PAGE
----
Absa`s Du Rand cites a number of factors as contributing in this redefining of the role of CIO, namely increased globalisation; mega or hyper with competitors a mere `click` away today; disintermediation; demand for greater agility and efficiency; the fact that CIOs have become part of the strategic business planning cycle, with a shared vision for IT; the need to create business value, and general merger and acquisition activity.

Moreover, he says, increased business demands and expectations have also played their role in a change, as have the optimisation of IT investments; increasingly holistic enterprise views; increased sourcing (outsourcing, in-sourcing and procurement); demand for greater alignment; increased regulation; risk mitigation; convergence of the `old` and `new` economies; and finally, increased governance (King II, IFRS, Basel 2 etc.).

Gartner concurs on the outsourcing issue, and adds changing work practices to this list. "IT has become a business enabler, while the CIO is also seen as the catalyst to consolidate and drive down operational costs through system optimisation, process efficiency and improvement in business effectiveness," comments Watkins.

"The continual rising cost of IT is seen by the business as a `bottomless pit`," maintains Thwaits. "We have to turn this into being seen as a `value centre`. To do this we have to find ways of recording and measuring the value of what we do in hard facts, that is business terms, and then communicate this to business."

"Relationship management and service level development and management have become a large part of my job as IT no longer prescribes to the business, but enables the business," says Watkins.

Du Rand warns that some South African companies have not recognised the importance of the CIO role and those CIOs are not involved in strategic decisions and business planning.

Unfortunately for those CIOs, their careers will end soon.

"Progressive companies have adapted to the changes and are moving forward. You will note that many of these companies now have a group business and technology services division," he observed.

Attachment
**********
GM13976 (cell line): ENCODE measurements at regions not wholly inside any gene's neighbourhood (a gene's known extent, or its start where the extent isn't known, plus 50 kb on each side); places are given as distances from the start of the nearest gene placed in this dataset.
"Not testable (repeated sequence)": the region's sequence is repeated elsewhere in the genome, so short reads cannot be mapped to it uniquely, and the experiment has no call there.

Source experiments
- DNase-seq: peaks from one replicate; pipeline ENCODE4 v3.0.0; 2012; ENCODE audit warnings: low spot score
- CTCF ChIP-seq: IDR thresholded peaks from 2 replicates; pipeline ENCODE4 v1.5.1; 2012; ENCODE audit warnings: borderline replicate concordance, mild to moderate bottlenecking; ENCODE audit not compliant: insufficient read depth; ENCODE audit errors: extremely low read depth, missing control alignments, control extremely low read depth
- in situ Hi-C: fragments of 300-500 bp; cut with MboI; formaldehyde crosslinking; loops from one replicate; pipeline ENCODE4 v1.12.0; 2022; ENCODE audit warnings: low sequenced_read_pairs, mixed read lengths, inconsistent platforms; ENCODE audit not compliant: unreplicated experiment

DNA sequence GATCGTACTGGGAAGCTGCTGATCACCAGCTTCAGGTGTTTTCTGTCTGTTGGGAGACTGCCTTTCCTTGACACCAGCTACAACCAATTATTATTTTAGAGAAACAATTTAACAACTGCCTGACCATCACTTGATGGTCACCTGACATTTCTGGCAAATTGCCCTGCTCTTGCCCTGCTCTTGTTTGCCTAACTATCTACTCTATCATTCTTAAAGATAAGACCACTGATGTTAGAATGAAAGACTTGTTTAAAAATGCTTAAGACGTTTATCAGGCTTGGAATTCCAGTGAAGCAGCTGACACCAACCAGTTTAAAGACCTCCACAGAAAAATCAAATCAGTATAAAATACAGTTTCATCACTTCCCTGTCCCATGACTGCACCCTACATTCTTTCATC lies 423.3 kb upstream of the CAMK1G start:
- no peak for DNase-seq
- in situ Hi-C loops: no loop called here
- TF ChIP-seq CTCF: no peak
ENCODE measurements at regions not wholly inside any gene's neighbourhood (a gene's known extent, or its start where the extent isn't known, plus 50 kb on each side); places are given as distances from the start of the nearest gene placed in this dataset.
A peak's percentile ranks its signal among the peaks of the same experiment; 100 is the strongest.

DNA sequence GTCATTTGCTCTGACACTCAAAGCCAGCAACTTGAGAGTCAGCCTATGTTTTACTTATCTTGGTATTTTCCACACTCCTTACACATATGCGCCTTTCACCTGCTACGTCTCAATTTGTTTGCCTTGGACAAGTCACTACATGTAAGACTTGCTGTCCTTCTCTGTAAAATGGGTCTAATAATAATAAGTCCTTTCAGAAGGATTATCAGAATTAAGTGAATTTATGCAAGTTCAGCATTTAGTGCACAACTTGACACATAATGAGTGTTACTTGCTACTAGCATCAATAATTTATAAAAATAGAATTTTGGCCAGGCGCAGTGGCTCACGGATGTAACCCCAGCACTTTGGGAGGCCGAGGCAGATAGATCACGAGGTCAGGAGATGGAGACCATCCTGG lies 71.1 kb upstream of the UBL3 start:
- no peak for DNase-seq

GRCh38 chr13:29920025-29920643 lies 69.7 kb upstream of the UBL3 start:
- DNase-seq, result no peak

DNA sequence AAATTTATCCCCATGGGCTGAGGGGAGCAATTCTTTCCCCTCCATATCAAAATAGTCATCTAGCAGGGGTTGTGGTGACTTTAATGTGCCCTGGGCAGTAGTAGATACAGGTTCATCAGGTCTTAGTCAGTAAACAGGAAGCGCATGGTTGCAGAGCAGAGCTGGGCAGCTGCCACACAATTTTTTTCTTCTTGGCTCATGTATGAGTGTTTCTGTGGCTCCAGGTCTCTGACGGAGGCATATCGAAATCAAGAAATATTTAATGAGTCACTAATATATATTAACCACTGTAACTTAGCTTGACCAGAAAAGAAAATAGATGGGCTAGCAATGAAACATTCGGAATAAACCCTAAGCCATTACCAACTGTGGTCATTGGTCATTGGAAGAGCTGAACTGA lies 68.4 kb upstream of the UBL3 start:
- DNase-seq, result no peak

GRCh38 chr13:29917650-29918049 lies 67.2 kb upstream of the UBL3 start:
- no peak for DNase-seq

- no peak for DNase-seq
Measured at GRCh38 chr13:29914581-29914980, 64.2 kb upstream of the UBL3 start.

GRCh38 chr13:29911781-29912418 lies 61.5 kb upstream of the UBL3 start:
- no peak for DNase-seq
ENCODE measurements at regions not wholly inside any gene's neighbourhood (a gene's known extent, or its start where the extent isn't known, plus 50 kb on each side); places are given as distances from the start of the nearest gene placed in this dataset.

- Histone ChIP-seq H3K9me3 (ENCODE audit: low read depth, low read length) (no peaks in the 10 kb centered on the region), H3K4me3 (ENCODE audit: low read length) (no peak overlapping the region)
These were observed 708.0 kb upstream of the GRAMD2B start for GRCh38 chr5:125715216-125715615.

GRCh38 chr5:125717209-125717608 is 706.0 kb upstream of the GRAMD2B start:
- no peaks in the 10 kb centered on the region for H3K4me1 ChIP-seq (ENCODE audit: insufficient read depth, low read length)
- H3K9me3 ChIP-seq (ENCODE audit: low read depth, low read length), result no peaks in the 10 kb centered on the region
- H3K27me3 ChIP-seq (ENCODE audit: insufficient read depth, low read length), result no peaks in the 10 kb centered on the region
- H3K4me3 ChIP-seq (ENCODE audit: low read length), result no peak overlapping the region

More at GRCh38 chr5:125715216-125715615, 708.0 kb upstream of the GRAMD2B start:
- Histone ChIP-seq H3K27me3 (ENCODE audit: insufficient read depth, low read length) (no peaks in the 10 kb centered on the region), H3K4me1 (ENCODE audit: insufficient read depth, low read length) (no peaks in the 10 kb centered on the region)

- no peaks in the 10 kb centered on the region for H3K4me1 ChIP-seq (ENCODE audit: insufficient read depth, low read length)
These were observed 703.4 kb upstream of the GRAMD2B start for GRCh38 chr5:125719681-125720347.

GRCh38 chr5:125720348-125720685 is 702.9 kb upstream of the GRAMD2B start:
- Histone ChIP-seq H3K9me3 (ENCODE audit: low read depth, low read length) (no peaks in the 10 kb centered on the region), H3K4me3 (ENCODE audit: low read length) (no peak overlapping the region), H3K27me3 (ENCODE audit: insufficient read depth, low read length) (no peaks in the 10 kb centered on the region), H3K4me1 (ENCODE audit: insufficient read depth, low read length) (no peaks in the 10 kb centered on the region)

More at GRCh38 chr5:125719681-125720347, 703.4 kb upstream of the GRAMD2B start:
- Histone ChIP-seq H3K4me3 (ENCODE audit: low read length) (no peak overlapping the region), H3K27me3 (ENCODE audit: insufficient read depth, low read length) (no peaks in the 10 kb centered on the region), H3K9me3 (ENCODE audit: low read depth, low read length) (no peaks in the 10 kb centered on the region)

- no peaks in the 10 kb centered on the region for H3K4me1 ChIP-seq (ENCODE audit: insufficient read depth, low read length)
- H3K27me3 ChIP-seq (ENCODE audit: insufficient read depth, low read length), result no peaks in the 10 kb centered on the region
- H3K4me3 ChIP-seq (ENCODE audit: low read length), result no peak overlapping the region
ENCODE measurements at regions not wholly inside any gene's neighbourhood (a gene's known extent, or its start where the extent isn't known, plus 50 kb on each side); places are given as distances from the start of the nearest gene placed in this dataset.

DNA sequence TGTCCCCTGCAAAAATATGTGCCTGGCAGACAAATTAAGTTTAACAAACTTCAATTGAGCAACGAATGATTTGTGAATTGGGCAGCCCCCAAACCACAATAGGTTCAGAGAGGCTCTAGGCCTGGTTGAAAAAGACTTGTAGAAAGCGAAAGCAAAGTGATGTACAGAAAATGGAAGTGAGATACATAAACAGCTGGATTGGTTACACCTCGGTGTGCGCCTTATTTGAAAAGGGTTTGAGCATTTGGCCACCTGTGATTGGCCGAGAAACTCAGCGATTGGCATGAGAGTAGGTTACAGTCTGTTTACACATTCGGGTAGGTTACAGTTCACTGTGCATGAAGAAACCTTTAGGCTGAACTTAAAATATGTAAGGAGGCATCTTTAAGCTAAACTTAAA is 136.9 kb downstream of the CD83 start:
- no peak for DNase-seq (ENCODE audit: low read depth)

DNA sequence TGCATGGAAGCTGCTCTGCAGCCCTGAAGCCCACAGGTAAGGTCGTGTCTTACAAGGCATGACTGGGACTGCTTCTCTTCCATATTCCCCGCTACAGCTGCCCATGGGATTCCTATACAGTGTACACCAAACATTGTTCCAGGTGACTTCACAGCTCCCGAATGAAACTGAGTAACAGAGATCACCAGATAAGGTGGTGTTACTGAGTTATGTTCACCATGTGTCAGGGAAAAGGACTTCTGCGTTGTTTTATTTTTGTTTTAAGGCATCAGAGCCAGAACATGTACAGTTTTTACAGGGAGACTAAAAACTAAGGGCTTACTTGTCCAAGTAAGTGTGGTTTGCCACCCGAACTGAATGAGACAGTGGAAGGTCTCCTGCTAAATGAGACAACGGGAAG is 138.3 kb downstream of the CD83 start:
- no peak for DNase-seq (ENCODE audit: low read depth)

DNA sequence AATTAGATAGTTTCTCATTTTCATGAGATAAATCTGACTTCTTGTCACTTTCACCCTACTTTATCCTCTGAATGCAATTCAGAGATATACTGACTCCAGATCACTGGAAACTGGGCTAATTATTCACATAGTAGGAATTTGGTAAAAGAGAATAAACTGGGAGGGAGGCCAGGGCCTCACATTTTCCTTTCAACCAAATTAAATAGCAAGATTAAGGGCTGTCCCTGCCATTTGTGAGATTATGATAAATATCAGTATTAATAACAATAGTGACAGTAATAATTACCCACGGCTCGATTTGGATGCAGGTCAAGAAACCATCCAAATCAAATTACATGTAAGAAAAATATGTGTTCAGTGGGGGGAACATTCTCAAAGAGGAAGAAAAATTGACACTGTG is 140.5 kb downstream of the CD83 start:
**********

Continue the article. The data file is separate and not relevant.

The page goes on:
According to Du Rand, Absa has embraced the changing role of the CIO and has expanded the accountability of the CIO role to also include enterprise architecture; service management and support; and group implementation and business change enablement.

Watkins, meanwhile, differentiates between small and large organisations in this regard. "In large organisations, the CIO role has become more strategic rather than technical as in the past.

Smaller organisations have not realised the value IT can bring to the organisation, and merely view it as a support function," he says.

Thwaits echoes their concerns, noting that not enough South African companies are doing enough to reinvent the role of CIO, but notes that it is never too late to start or to raise the bar.

But just where is this bar when it comes to IT leadership and its responsibilities?

Gartner EXP`s Andy Rowsell-Jones has defined the key responsibilities of the CIO of the future as IT leadership, architecture development, business enhancement, technology enhancement, and vendor management.

Absa`s Du Rand says that his technology leadership priorities are contained within five inter-related dimensions, namely strategic positioning of the organisation, technology exploitation, transformation, service excellence, and relationships with all stakeholders.

Sage`s Watkins lists strategy formulation, operationalisation of this strategy, alignment, overseeing delivery, outsource agreement management, relationship management, mentoring, consulting and solution design as his technology leadership priorities.

In its CIO report, Deloitte lists the following as what it perceives to be the 10 greatest opportunities and challenges in information and technology today: creating and growing shareholder value; alignment between the IT and business strategies; governance and funding issues; business integration; IT sourcing; performance measures; security and risk; IT and legal compliance; growing talent; and the ability to look beyond customer service.

"The CIO, as we know it, is a dying breed. We are seeing the role reinvented. On the one hand, we see a high-profile role as CIOs work on the demand side with the business.

"On the other, we see the industrialisation of the IT world. It has become standardised and packaged," concludes Rowsell-Jones.